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PDF - What is a PDF/X-1a file?

 

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What is a PDF/X-1a file?
PDF/X-1a files are regular PDF 1.3 or PDF 1.4 files to which a number of restrictions apply:
• All fonts must be embedded in the file.
• All color data must be grayscale, CMYK or named spot colors. The file should not contain any RGB, LAB,… data.
• OPI is not allowed in PDF/X-1a files.
• Compliant files cannot contain music, movies or non-printable annotations.
• If there are annotations (sticky notes) in the PDF, they should be located outside the bleed area.
• The file should not contain forms or Javascript code.
• Only a limited number of compression algorithms are supported.
• Encryption cannot be used.
• Transfer curves cannot be used.
Next to things that are not allowed, there is also some information that needs to be present in a PDF/X-1a file but that you may not find in regular PDF files:
• There is a separate flag (meaning a switch that is either ON or OFF) that details whether the PDF/X-1a file has already been trapped.
• PDF/X-1a files contain extra operators that define the bleed and trim area.
• The MediaBox defines the size of the entire document
• Either the ArtBox or the TrimBox defines the extent of the printable area.
• If the file is to be printed with bleed, a BleedBox must be defined. It must be larger than the TrimBox/ArtBox, but smaller than the MediaBox.
• The file needs to contain an output intent which describes the intended printing condition. The output intent is either:
• an ICC color profile. Profiles can be embedded or referenced.
• an output condition identifier, which is simply a text description of the intended print specifications (e.g. FOGRA27).
• There is a flag which indicates that the PDF file is a PDF/X file and which also details what type of PDF/X file it is.
In May 2000, PDF/X was first put to use when Time Inc. processed a Bayer ad that was delivered as a PDF/X-1 file. PDF/X-1a is now an official ISO standard: ISO 15930-1.

There are 2 different PDF/X-1a flavors
• PDF/X-1a:2001 – such a file has to be a PDF 1.3 file.
• PDF/X-1a:2003 – such a file has to be a PDF 1.4 file but it should not contain any transparency and JBIG2 compression should not be used to compress images.
Both flavors share all of the restrictions that apply to PDF/X-1a. The 2003 version simply came along because some newer software applications no longer supported the older PDF 1.3 file format.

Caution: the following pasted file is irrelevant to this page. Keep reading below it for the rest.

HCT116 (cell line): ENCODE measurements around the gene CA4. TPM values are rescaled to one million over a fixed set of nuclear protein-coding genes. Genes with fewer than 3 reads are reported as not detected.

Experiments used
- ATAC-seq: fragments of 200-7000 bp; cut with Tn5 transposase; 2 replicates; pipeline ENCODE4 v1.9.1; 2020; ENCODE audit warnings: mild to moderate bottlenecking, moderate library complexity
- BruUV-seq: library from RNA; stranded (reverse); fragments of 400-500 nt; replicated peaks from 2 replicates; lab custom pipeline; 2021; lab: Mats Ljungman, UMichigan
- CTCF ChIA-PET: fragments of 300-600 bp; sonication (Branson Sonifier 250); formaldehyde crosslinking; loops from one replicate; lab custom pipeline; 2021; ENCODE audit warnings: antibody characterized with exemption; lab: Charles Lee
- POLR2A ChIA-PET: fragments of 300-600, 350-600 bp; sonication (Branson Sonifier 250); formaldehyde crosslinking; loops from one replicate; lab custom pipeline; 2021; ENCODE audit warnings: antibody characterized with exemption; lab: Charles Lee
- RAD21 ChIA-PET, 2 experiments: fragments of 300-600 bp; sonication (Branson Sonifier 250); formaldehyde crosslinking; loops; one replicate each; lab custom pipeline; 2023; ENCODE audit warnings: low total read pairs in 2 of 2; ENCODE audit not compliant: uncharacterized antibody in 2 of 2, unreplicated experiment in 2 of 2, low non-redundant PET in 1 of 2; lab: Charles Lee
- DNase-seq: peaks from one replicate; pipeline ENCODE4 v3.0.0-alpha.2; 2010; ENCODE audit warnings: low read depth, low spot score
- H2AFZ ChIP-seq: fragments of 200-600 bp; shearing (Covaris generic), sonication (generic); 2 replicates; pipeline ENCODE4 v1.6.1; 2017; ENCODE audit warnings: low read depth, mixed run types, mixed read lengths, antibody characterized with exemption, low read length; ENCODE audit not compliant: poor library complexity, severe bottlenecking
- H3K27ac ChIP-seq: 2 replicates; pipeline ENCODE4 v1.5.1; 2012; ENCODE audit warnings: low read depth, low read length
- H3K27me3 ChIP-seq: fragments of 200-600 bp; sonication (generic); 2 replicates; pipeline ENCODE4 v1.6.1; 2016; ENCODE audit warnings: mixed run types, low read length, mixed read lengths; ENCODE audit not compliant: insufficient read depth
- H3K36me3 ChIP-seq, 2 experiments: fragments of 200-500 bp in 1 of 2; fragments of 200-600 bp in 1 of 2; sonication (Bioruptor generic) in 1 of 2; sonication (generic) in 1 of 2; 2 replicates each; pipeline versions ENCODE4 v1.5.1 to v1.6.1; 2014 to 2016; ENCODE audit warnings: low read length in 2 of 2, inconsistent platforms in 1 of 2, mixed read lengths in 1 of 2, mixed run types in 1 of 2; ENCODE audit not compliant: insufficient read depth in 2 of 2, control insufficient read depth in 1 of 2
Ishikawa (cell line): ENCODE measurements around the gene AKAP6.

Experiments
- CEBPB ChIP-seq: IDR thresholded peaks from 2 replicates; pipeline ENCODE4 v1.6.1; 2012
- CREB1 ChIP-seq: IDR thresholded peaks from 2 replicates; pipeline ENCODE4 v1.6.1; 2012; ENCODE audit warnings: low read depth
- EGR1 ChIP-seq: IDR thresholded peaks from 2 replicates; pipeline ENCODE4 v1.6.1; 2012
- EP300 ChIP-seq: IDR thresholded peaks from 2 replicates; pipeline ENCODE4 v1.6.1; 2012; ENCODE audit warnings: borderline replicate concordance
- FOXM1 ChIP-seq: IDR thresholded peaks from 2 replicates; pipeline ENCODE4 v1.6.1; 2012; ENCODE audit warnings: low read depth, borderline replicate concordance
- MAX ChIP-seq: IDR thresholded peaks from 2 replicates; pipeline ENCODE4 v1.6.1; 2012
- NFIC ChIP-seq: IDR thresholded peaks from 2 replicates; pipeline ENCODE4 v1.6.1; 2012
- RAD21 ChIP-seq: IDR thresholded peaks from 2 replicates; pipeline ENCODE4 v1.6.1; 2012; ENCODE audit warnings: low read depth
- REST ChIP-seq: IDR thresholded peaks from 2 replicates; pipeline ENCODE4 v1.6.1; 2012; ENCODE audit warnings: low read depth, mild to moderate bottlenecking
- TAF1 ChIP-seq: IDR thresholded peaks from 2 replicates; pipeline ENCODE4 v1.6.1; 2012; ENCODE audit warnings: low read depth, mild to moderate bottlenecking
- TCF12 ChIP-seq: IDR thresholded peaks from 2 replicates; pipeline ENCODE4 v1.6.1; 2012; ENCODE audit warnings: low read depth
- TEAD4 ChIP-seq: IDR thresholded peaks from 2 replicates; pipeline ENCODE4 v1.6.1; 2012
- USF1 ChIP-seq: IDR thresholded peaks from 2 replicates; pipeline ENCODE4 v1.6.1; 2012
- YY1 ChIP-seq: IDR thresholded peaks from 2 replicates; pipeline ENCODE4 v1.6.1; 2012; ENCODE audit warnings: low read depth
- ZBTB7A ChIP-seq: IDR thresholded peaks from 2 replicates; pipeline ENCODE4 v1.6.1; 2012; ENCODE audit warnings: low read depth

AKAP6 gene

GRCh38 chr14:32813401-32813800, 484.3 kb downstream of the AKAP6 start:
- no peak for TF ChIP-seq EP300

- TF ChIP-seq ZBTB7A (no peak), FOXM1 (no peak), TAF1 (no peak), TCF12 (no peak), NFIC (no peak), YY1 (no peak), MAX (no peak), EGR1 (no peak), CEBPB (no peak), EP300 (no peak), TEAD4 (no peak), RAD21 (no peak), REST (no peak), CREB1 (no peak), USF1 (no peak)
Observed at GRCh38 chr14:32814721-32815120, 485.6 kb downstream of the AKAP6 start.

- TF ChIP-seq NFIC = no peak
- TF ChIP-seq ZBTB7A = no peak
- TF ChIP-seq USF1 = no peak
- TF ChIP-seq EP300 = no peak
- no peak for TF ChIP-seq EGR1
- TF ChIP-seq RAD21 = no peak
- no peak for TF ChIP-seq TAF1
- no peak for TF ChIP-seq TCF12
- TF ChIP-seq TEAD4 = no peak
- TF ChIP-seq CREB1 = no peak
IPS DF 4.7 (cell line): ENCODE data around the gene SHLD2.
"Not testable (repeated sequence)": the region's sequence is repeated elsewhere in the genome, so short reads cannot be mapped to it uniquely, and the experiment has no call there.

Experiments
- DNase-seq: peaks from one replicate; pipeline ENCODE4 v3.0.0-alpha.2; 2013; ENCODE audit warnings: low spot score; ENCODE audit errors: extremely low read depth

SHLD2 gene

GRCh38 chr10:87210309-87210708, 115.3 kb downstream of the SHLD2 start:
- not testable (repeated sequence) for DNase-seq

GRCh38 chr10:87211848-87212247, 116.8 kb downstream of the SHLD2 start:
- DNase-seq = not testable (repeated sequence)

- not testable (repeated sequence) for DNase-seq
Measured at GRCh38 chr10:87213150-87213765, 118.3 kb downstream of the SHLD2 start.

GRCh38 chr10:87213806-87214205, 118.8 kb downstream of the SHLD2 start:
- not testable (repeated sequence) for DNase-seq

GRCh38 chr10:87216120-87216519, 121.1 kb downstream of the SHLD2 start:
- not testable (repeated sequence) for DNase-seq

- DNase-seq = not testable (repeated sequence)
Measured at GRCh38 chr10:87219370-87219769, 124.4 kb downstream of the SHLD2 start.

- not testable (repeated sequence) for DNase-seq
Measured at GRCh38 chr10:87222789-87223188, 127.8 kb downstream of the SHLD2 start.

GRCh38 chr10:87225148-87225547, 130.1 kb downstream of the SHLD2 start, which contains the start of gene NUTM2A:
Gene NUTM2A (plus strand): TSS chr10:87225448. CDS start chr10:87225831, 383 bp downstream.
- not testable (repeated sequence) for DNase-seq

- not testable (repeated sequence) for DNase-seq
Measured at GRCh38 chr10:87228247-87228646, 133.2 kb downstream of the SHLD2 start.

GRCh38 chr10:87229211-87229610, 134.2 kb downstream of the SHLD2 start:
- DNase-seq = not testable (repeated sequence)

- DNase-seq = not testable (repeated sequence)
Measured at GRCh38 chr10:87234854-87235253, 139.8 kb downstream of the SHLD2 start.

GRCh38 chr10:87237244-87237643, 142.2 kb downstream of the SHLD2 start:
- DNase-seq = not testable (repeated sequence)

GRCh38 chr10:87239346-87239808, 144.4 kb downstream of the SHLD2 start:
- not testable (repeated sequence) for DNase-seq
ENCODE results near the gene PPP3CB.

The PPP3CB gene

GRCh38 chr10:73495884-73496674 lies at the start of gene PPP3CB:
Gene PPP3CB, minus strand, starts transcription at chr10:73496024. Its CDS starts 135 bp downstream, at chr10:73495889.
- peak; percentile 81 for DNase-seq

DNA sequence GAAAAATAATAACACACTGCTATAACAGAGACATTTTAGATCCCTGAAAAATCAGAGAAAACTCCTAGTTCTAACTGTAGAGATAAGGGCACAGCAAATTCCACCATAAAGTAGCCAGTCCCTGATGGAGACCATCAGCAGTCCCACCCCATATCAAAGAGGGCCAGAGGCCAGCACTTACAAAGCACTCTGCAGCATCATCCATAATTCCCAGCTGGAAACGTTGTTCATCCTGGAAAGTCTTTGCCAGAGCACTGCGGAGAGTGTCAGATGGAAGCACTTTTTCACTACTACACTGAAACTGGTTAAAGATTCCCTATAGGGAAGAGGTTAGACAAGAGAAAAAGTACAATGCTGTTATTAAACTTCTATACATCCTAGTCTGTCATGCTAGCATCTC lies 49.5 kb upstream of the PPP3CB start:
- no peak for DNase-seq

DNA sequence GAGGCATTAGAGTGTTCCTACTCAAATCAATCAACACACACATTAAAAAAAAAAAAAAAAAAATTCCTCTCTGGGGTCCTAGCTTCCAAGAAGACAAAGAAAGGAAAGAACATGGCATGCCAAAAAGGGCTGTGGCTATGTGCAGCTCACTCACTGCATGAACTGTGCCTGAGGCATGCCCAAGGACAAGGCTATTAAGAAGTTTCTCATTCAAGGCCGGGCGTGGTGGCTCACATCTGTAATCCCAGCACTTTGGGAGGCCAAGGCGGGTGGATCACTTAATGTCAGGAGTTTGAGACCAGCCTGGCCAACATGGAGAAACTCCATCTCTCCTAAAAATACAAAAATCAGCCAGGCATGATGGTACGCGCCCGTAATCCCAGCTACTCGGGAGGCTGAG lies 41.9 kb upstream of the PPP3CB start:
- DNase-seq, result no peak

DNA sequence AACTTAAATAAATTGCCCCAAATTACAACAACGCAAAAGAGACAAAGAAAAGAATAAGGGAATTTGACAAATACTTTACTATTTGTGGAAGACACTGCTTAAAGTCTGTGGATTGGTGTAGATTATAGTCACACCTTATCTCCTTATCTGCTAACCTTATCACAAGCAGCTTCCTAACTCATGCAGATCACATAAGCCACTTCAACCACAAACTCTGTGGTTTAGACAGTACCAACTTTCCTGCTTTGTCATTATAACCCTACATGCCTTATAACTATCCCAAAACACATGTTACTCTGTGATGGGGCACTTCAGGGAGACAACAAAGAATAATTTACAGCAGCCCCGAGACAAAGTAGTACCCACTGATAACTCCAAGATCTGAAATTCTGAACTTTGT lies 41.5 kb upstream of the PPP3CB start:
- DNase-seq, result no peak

The PDF/X standard is a subset of PDF that focuses on "blind exchange" of prepress data. Each "flavor" of PDF/X is designed to address the needs of different workflows or users.
• PDF/X-1a supports CMYK and Spot color. This is the common choice in the US, where most printers aren't color management aware.
• PDF/X-3 supports full color management based on ICC profiles and device independent color. It is the common choice in Europe, where the printers are more concerned about color fidelity.
Both of these are based on PDF 1.4, but without live transparency. In order to address modern PDF workflows where the need to keep transparency live is important for high fidelity output as well as other newer features of PDF (like Layers), PDF/X-4 was created. It is based on PDF/X-3 and full color management.


Which other PDF/X flavors exist?
Below are all the PDF/X flavors that are either actively used in the market or may become popular in the future.
PDF/X-3
• To print black&white, CMYK or spot color jobs
• Files may contain RGB/LAB/… colors in which case the user’s color management system needs to convert these to CMYK.
• This standard was developed in Germany and Switzerland. Its use also seems to be largely restricted to those countries.
PDF/X-4
• An updated version of PDF/X-3 which adds among others support for transparency and spot colors.
PDF/X-5
• Derived from PDF/X-4, allows external images.

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